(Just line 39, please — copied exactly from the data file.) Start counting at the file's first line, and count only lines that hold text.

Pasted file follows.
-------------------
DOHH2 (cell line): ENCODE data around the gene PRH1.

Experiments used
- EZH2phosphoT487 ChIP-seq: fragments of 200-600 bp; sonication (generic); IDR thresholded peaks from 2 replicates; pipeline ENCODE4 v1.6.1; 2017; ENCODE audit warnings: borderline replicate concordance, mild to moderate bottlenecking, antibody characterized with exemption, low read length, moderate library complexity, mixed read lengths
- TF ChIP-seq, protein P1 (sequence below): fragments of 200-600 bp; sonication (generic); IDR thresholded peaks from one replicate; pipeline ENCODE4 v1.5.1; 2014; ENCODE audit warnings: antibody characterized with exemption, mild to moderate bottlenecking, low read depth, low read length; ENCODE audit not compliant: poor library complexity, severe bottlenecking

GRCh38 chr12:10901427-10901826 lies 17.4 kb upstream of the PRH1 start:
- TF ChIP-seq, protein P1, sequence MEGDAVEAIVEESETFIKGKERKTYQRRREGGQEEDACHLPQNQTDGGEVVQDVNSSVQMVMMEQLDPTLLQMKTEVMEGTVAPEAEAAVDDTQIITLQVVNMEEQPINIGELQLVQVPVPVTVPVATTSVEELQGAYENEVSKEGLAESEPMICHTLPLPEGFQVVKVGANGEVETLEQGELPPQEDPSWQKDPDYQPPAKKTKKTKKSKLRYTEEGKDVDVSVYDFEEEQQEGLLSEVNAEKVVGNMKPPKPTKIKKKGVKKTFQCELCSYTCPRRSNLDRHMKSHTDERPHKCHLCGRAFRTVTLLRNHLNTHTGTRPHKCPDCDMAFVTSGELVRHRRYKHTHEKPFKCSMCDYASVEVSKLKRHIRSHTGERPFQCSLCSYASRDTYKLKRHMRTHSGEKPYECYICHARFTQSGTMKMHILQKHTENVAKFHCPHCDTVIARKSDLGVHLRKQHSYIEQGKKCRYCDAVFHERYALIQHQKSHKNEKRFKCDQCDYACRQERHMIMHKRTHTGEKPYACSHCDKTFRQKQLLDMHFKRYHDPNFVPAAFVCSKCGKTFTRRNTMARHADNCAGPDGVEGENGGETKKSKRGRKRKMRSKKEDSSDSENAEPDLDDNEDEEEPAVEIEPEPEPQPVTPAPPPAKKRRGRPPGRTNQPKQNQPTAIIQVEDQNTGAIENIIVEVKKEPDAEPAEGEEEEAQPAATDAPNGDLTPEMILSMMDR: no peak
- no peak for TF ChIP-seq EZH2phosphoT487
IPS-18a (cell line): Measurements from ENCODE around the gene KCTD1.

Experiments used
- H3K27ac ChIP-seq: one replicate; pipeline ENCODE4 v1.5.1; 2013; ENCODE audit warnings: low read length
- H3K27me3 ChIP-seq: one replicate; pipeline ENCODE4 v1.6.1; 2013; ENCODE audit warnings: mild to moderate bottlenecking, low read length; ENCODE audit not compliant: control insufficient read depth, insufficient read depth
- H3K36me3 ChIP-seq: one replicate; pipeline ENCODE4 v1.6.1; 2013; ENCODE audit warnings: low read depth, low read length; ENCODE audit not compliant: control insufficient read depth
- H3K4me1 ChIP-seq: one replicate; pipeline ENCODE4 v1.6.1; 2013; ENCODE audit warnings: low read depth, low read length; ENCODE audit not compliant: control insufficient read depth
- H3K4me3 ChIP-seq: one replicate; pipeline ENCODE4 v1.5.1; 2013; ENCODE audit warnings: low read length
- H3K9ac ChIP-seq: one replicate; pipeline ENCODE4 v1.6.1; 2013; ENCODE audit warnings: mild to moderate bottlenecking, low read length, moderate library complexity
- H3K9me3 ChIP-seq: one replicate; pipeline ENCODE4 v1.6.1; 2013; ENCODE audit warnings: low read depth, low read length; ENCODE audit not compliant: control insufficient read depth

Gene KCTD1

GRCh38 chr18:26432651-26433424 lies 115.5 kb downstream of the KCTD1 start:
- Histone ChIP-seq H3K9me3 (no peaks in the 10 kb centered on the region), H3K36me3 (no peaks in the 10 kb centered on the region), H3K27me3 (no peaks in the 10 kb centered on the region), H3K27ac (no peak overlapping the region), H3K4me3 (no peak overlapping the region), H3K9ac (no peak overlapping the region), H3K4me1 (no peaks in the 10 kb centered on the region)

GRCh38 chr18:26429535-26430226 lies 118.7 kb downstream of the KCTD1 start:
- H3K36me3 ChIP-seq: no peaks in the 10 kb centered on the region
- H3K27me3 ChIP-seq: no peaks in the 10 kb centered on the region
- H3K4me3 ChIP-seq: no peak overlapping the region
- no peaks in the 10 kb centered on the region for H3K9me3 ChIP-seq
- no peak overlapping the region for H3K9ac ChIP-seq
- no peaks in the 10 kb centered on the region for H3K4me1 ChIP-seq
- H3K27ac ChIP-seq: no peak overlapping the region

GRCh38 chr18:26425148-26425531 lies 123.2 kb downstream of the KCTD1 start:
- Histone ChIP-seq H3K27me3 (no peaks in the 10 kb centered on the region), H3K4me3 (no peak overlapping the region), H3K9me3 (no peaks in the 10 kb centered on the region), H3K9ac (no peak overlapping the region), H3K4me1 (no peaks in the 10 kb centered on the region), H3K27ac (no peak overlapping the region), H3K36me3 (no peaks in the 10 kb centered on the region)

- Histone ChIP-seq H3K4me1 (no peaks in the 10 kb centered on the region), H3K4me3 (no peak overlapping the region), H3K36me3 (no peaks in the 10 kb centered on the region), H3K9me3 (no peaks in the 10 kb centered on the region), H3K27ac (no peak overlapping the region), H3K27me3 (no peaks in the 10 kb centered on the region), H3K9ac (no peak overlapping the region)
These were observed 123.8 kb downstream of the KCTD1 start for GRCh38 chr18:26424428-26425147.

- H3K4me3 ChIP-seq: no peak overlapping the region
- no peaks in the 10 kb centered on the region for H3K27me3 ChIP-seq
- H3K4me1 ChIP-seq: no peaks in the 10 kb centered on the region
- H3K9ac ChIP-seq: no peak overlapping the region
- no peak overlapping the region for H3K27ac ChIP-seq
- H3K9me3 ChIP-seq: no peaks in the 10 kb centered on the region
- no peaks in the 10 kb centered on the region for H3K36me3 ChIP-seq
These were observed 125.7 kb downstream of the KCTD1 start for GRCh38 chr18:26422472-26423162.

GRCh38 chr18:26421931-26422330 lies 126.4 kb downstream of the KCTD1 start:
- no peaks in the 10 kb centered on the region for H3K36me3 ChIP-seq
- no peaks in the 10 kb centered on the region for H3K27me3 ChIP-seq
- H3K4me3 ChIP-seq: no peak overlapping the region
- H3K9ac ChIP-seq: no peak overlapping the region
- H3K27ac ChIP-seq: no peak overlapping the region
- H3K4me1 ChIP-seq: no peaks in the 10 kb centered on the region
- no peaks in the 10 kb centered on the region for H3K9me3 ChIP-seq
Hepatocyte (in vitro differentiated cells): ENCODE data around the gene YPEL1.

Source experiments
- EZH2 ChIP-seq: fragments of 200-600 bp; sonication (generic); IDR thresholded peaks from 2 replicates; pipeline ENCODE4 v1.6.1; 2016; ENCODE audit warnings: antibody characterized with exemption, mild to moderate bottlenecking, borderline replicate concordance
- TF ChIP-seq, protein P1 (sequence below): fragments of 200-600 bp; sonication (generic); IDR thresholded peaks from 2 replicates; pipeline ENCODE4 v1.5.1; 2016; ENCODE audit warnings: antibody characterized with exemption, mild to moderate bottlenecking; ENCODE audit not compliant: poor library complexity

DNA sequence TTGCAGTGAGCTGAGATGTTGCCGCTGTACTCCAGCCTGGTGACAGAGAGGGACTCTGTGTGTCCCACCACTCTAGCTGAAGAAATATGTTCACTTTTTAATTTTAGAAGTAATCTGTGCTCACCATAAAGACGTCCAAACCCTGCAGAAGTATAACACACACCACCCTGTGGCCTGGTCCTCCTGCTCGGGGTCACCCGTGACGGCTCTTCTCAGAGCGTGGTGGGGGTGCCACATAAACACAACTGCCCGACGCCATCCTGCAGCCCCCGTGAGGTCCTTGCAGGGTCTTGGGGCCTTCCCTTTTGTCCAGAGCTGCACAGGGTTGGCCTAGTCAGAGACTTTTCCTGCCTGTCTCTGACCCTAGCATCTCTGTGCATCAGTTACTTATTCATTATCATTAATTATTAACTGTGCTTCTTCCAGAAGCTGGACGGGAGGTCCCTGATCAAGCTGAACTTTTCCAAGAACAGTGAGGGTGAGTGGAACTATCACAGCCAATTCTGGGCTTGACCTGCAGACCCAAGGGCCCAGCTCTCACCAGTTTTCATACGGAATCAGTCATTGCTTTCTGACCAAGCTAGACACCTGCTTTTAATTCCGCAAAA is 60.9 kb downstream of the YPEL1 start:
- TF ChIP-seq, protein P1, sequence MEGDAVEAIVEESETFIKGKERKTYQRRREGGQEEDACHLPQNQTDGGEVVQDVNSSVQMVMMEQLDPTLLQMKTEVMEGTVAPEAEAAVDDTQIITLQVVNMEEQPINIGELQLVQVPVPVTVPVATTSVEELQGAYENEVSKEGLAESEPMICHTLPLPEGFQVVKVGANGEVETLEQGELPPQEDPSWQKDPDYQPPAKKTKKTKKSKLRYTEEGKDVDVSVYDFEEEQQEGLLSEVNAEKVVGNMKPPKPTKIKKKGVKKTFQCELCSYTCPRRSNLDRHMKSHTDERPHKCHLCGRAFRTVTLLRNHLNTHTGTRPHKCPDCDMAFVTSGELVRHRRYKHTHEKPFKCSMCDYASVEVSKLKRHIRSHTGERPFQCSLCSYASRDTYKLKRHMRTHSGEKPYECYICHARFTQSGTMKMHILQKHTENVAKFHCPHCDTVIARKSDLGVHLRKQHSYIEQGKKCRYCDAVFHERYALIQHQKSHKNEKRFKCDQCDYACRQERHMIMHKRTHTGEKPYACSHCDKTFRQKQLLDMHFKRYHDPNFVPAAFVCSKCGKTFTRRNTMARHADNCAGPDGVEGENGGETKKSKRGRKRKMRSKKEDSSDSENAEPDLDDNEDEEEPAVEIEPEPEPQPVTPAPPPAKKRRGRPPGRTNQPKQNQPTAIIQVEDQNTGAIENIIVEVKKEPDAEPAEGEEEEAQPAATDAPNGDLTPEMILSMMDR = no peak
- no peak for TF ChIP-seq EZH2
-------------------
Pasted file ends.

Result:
These were observed 125.7 kb downstream of the KCTD1 start for GRCh38 chr18:26422472-26423162.